Novel application of IGF-I and IGFBP-3 generation tests in the diagnosis of growth hormone axis disturbances in children with beta-thalassaemia

D C Chrysis, T K Alexandrides, E Koromantzou, N Georgopoulos, P Vassilakos, W Kiess, J Kratsch, N G Beratis, B E Spiliotis
Clinical Endocrinology 2001, 54 (2): 253-9

OBJECTIVE: Children with beta-thalassaemia major (beta-thal) frequently have growth retardation in the presence of low serum IGF-I and a normal GH response to pharmacological stimulation suggesting that they have GH insensitivity (GHIS). This study was carried out to study the cause of their growth retardation.

DESIGN: We studied IGF-I and IGFBP-3 generation after exogenous GH administration for four days, in 15 prepubertal controls (C) and 41 prepubertal beta-thal patients divided into three groups according to their growth status: (Group 1) 15 with normal growth (N-thal) (Group 2) 16 with decelerated growth (D-thal) and (Group 3) 10 with short stature (S-thal), in order to determine whether GHIS is the cause of their growth retardation.

MEASUREMENTS: IGF-I and IGFBP-3 were measured daily, before and for 4 days after daily administration of 0.1 IU/kg hGH, in 3 groups of prepubertal beta-thal patients and normal controls.

RESULTS: N-thal and C had similar basal serum IGF-I (142 +/- 52 and 196 +/- 56 ng/ml, respectively) and IGFBP-3 concentrations (2.07 +/- 0.49 and 2.66 +/- 0.41 mg/l, respectively) as well as a similar percent increase of IGF-I (101 +/- 23% and 104 +/- 37%, respectively) and IGFBP-3 (52 +/- 36%, and 38 +/- 14%, respectively) during the generation tests. S-thal and D-thal had significantly lower basal IGF-I and IGFBP-3 concentrations (85 +/- 42 and 101 +/- 36 ng/ml; and 1.60 +/- 0.49 and 1.79 +/- 0.52 mg/l, respectively) as compared to N-thal and C (P < 0.001 and P < 0.005, respectively), and a significantly higher percent increase of IGF-I and IGFBP-3 during the generation tests (249 +/- 43 and 161 +/- 76%; and 121 +/- 99 and 73 +/- 35%, respectively) as compared to N-thal and C (P < 0.0001 and P < 0.01, respectively). Twenty-five percent of the growth retarded patients had classic GH deficiency (GHD) and percent increases of IGF-I and IGFBP-3 in the generation tests (164 +/- 86% and 80 +/- 49%, respectively) which were similar to those of the remaining growth-retarded children.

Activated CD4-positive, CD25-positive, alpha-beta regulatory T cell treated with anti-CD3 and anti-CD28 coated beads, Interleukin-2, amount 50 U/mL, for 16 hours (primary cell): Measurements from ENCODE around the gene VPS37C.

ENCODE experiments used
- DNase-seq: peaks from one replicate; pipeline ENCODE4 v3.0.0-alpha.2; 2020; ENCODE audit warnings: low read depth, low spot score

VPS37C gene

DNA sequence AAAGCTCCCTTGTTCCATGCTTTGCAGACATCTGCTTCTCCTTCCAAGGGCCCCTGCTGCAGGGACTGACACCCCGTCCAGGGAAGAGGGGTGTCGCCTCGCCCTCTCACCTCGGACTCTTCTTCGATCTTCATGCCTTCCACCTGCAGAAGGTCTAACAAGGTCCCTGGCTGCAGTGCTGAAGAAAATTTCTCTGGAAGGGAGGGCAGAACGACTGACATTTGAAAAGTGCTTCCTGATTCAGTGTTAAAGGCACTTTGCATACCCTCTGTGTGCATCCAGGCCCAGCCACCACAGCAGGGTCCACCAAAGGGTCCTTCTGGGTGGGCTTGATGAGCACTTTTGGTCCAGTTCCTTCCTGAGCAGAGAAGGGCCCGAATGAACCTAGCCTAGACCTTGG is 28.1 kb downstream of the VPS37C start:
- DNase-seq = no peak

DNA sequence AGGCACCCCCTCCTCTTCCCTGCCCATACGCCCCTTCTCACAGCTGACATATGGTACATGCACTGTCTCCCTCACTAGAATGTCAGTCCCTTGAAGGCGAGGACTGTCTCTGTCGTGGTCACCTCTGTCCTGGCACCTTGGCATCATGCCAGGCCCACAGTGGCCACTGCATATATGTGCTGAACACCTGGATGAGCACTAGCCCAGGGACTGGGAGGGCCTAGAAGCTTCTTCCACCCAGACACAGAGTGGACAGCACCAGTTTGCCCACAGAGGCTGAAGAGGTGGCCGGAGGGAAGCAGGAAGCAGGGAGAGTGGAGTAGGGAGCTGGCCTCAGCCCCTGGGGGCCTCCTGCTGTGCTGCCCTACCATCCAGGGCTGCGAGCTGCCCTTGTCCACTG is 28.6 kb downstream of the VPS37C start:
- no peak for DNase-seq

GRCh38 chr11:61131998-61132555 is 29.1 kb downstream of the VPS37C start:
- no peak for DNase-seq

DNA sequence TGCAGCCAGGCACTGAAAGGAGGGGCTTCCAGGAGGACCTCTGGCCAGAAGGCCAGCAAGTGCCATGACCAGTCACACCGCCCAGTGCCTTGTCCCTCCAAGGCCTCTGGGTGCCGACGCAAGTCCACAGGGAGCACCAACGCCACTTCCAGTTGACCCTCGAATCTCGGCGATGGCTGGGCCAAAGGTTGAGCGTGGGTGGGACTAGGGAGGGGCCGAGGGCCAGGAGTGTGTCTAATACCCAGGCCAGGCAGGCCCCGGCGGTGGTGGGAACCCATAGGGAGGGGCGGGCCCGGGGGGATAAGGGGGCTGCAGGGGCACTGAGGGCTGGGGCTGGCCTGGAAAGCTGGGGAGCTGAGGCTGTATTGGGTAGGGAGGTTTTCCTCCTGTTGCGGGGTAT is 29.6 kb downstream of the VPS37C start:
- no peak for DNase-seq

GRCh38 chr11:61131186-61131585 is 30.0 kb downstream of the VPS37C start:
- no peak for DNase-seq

CONCLUSION: The greater percent increases of IGF-I and IGFBP-3 in the generation tests of the growth retarded beta-thal patients, both with and without GHD, strongly suggest impaired GH secretion rather than GHIS as the cause of their growth retardation. We conclude that the IGF-I and IGFBP-3 generation tests are useful tools for the study not only of GHIS but also of GH secretory disorders in patients with beta-thal and short stature that can easily be performed in an outpatient setting as an initial test to identify the patients that may benefit from GH therapy.

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